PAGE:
Nissan is the first Japanese automaker to switch to the Tesla connector

2025 will be a groundbreaking year for a significant portion of electric vehicles in America, and Nissan is now joining this movement. As many may suspect, starting from this year, a large number of car manufacturers will transition to a unified charging standard for North America, pioneered by Tesla.

The list of “supporters” of the Tesla connector is growing once again, with Nissan becoming the first Japanese automaker to embrace this trend. 

As the manufacturer currently offers only one fully electric model, the adaptation to the new connector is relatively straightforward for them. Beginning next year, Nissan will provide an adapter for its customers with the electric model Ariya, and a year later, the vehicle will be fully integrated with the Tesla connector. This move will grant drivers access to the widely spread and high-quality Tesla Supercharger network.

Jérémie Papin, the Vice President of the company and Chairman of the American market, emphasizes that this step not only simplifies customers’ access to charging stations but also marks an important milestone in making electromobility more accessible to the general public. Nissan is now added to the already impressive and prestigious list of names endorsing Tesla’s charging standard. Among them are Ford, General Motors, Rivian, and the latest addition, Mercedes-Benz.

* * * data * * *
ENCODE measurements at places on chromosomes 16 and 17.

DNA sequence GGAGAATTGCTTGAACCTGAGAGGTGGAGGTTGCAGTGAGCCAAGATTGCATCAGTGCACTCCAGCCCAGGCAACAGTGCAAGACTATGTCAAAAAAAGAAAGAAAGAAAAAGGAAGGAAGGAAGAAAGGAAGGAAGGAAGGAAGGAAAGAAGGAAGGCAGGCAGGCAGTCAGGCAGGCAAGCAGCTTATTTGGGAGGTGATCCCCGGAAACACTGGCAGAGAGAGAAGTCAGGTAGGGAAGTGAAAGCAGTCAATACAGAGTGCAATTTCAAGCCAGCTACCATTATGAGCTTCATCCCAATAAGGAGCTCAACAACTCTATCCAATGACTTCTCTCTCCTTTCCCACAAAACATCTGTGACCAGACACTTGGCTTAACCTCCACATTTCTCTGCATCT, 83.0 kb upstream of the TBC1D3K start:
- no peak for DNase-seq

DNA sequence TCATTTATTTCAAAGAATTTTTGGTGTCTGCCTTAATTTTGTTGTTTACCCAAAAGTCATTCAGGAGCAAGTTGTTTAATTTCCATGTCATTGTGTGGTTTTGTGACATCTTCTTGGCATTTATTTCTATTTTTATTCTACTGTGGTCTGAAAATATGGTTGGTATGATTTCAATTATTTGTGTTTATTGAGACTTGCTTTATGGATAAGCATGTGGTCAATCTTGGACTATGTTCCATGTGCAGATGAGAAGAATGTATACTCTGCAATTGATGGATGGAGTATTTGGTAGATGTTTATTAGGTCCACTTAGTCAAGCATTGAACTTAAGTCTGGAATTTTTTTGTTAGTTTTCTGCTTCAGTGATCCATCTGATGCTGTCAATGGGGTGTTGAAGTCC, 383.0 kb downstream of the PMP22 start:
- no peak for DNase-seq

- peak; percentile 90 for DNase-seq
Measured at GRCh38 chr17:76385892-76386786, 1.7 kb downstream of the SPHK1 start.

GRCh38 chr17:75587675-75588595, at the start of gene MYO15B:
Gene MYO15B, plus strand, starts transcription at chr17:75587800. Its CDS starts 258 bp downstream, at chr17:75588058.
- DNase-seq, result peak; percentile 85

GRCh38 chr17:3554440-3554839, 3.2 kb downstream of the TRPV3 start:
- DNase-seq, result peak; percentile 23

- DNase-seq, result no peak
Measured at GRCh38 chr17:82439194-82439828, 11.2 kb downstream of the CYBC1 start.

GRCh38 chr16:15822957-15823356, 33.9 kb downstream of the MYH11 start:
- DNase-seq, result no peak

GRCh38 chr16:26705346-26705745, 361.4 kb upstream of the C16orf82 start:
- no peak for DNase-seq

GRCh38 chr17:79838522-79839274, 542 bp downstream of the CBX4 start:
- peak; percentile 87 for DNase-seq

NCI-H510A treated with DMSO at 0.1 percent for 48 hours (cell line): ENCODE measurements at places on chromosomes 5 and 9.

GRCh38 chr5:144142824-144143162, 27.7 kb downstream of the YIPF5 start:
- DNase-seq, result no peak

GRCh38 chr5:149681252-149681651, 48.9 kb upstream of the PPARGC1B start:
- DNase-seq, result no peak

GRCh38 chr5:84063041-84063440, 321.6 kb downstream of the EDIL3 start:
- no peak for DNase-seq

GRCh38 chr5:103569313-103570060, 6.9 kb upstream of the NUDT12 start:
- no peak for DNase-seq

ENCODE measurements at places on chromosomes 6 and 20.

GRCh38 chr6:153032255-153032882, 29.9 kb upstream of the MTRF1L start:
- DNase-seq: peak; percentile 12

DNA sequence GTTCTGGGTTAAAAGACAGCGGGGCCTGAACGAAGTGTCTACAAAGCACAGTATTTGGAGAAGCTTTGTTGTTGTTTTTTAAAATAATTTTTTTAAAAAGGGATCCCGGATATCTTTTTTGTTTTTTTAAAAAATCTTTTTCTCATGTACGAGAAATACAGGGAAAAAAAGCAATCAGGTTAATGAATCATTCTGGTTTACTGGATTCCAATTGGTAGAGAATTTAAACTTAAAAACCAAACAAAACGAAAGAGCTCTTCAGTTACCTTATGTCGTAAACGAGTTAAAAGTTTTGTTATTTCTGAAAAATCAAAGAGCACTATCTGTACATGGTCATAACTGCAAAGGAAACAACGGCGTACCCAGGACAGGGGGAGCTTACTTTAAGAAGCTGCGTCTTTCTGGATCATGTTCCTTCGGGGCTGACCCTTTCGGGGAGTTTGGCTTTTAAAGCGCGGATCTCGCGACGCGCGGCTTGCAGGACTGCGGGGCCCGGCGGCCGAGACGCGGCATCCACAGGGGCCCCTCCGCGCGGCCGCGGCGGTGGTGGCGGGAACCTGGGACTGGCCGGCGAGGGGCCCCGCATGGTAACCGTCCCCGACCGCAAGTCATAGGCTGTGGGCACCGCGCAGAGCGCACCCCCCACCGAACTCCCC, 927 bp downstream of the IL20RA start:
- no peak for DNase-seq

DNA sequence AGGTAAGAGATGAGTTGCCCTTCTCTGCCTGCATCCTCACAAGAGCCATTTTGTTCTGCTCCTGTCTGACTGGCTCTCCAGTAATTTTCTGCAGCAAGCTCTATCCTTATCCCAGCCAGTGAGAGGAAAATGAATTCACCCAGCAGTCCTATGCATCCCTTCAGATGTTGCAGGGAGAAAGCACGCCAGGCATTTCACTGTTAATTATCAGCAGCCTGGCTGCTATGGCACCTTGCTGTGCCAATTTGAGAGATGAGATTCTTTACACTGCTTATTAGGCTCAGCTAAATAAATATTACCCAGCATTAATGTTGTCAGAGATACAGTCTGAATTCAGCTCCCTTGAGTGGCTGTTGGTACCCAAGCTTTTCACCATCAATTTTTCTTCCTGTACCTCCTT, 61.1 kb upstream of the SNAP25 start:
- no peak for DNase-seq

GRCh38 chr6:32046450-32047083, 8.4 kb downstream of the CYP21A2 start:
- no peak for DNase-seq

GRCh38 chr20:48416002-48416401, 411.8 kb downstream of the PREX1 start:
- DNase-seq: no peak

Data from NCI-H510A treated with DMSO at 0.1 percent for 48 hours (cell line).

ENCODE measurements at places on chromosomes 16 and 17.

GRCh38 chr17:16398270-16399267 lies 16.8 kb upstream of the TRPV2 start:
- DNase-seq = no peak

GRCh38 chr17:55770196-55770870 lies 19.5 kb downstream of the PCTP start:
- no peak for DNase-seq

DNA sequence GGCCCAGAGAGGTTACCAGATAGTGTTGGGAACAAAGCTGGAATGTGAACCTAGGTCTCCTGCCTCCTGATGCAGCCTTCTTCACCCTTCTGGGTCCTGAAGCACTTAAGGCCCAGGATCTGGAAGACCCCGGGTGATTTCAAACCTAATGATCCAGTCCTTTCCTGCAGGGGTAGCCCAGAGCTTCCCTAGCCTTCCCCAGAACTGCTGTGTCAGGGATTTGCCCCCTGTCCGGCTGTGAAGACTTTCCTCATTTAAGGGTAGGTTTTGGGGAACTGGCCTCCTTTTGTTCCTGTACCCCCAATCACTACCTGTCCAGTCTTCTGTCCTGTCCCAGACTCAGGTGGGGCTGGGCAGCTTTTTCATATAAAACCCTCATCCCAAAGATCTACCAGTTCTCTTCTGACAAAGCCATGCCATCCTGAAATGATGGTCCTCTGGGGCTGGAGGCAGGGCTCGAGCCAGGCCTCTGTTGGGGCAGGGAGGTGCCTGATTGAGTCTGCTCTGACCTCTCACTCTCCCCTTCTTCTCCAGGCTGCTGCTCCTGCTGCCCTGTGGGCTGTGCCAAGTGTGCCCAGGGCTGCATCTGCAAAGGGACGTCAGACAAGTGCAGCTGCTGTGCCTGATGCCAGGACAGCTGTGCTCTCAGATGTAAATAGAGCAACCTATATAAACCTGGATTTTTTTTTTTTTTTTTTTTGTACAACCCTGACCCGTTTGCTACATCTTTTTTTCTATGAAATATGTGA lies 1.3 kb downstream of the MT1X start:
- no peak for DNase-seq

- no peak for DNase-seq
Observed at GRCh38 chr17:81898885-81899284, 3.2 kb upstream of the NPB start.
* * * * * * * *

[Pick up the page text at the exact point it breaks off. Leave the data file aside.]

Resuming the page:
Photo by Waldemar on Unsplash

Nissan is preparing a new American technology center

Tesla would likely appreciate more vehicle manufacturers supporting its connector. Other charging station providers are naturally joining the same wave, too. Leading companies like Blink and Electrify America have announced their support for this connector, further facilitating access to electric energy. This news comes as a significant boost for Tesla, solidifying its position and impact on the electric transportation segment.

Currently, Nissan is preparing its American factory in Canton, Mississippi, to become its American headquarters. In addition to manufacturing vehicles, the facility will host a new technological and development center in the coming years. By the end of 2025, two more electric models are expected to roll off the local production lines. First, an electric sedan, followed shortly by larger crossovers.


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